# Writing Lab Reports

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### Reference Materials

<latex> \documentclass[]{article} \usepackage[top=1in,bottom=1in,left=1in,right=1in]{geometry} \usepackage{amsmath} \usepackage{verbatim} \usepackage{graphicx} \usepackage{natbib}

\begin{document}

\tableofcontents

\section{A Typical Outline for a Scientific Paper}

A typical scientific paper is divided into sections, subsections, and subsubsections. The global outline for a typical scientific paper looks like the following. Note, however, that there are wide variations from this, which depend on content, subject matter, and individual style. \begin{enumerate}

\item {\bf Title} Should encapsulate the contents and meaning.

\item {\bf Abstract} A short summary of the paper including the most important

 results. Purpose is to tell a prospective reader whether it is worth
spending more time on article.



\item {\bf Introduction} Sets the context: summary of the current state of

 knowledge, how that state can be improved, what this work does to
advance the field. What did you hope to accomplish? Briefly, what did you
accomplish?


\item {\bf Observations or Experiments} What you observed, who did it, when you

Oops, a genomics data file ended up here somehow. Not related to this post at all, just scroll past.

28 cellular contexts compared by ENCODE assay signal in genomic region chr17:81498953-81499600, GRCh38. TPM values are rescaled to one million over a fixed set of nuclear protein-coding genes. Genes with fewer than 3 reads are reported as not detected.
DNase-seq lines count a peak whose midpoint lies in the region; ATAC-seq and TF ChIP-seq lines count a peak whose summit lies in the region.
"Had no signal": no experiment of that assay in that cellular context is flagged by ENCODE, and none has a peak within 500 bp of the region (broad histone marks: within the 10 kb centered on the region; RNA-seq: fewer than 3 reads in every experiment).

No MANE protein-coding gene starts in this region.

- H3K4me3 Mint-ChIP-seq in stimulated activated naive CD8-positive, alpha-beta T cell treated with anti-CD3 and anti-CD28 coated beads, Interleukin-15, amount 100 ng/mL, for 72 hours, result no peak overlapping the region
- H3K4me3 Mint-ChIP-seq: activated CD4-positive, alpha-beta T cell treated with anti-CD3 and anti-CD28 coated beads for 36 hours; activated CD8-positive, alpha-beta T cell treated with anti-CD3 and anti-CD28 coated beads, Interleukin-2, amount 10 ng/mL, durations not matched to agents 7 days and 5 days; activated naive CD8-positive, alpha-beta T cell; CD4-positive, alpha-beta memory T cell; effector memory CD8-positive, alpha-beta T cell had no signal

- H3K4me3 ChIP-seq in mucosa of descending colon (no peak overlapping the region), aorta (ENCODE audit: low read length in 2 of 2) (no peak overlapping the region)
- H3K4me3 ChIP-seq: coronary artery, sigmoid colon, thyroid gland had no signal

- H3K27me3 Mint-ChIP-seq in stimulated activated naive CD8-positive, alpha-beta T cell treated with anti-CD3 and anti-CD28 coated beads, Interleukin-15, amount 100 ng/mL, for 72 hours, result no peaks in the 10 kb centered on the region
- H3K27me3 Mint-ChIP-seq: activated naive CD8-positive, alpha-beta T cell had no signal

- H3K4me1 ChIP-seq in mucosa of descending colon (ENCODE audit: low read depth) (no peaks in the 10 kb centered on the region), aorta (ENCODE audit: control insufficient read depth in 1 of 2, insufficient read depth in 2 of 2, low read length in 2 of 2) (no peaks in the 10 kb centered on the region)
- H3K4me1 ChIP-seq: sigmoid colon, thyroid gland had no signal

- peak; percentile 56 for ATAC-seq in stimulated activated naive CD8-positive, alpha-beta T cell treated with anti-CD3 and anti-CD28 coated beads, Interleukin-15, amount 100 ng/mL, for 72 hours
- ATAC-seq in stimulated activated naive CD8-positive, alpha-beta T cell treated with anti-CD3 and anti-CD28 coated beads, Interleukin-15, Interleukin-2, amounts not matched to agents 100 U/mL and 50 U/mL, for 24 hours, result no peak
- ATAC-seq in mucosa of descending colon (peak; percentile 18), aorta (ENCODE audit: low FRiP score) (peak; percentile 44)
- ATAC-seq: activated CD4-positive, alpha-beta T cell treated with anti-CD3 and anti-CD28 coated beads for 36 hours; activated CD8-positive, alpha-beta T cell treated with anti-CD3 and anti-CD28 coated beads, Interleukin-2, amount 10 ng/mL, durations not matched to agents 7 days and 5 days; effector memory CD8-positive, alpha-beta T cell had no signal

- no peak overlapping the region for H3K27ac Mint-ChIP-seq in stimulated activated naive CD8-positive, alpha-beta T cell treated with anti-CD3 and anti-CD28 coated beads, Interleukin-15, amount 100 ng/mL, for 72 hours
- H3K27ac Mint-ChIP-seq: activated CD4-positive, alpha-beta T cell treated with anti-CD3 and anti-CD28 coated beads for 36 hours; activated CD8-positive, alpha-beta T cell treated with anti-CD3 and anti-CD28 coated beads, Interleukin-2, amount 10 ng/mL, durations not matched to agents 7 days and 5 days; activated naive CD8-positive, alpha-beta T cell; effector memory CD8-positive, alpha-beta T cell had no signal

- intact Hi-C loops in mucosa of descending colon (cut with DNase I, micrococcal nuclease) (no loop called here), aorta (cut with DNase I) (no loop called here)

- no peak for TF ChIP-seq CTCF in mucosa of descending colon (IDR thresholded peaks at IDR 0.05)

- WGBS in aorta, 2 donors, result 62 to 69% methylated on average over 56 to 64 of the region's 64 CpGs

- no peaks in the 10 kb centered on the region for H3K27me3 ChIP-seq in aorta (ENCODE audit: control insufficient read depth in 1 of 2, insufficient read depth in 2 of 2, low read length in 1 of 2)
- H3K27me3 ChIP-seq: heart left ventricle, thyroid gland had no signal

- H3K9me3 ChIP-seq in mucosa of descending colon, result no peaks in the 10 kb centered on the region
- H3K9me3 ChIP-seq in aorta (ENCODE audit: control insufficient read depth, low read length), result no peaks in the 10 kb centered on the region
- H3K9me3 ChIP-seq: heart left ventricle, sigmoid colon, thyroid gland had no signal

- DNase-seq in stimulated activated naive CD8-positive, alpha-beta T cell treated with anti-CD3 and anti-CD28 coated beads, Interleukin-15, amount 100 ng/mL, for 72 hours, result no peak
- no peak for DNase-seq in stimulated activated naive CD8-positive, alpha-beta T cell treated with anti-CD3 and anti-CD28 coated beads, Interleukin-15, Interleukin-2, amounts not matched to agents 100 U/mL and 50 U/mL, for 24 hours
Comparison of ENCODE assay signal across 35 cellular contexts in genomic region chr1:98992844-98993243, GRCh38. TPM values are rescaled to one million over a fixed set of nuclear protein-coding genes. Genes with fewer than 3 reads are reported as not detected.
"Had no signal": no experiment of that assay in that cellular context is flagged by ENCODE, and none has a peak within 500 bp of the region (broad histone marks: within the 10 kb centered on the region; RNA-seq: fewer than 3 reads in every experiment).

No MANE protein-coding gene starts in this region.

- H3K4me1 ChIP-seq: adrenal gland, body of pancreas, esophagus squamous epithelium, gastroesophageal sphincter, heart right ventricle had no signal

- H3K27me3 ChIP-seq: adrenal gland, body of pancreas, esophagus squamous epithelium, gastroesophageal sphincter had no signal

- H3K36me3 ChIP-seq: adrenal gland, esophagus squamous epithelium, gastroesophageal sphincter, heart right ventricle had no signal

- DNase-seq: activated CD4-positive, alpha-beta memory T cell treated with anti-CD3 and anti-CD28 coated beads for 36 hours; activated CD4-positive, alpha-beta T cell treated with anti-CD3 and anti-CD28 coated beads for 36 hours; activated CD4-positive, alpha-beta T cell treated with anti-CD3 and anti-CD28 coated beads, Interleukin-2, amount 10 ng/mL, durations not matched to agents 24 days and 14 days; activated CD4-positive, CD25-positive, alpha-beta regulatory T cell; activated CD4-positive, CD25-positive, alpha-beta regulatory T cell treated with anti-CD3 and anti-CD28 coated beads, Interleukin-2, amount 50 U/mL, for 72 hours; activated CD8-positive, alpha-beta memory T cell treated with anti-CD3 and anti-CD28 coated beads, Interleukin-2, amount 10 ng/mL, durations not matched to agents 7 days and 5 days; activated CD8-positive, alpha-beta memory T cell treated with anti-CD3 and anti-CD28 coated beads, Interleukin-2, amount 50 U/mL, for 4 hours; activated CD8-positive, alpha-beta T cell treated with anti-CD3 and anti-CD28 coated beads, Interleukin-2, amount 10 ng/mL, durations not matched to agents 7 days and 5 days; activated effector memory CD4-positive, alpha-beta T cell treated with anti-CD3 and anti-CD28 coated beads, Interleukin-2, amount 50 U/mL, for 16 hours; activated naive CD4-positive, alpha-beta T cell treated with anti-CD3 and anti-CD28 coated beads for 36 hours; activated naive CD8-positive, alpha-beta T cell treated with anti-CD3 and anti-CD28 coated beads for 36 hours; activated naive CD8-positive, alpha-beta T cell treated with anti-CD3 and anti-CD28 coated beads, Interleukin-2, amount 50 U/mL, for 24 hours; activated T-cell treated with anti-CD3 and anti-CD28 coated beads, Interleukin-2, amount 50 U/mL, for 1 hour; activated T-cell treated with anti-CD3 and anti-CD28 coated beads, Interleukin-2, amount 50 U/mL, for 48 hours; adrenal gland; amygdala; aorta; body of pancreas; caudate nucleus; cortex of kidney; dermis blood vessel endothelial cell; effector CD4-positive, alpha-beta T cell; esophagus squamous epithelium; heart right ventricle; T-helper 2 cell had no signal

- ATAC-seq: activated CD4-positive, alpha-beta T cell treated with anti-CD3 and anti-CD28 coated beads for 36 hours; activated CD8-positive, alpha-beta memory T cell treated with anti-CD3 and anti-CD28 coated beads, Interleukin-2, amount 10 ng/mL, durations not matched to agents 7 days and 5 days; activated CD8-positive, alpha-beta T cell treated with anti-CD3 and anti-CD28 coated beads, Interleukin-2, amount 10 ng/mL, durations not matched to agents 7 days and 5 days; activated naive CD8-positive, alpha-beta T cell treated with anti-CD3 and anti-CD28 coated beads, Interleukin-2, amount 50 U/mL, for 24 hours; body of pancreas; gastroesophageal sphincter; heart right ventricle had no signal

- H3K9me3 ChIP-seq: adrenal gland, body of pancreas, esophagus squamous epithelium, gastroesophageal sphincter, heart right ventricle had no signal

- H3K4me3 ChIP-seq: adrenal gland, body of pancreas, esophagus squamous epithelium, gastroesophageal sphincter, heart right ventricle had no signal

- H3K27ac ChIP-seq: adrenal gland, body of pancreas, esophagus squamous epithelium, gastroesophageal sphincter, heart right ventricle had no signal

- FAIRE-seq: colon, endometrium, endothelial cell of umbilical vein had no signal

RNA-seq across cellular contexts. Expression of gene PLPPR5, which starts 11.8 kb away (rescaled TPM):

did it, what equipment you used, how you recorded data, any particulars
or peculiarities.


\item {\bf Data Analysis} The theory according to which you analyze the data,

 how you actually did the analysis, the results of your analysis. Provide
the essential numbers---the distillation of your original data (often
millions of numbers) into a set of essential numbers or results. This is
what we mean by data reduction!


\item {\bf Interpretation} What the results mean in terms of astrophysics or

 your previous state of knowledge. How your results relate to specific
issues that were mentioned in the introduction.


\item {\bf Conclusion} A summary of important results and points made in the

 paper, including pointing to the particlar sections so that the reader
you have done things better? Prospects for future work.



\end{enumerate}

\section{Scientific and Interpretive Issues}

These are {\it most important} because they related directly to your scientific and experimental work and interpretation. \begin{itemize}

\item When you derive a result or calculate something it's important to be {\it self-critical}. This is known as a {\it reality check}. Various forms of reality check include the following (a limited list): \begin{enumerate}

\item {\bf Generate fake data} Run your software on them ({\it note the plural use of data!}) and check for consistency.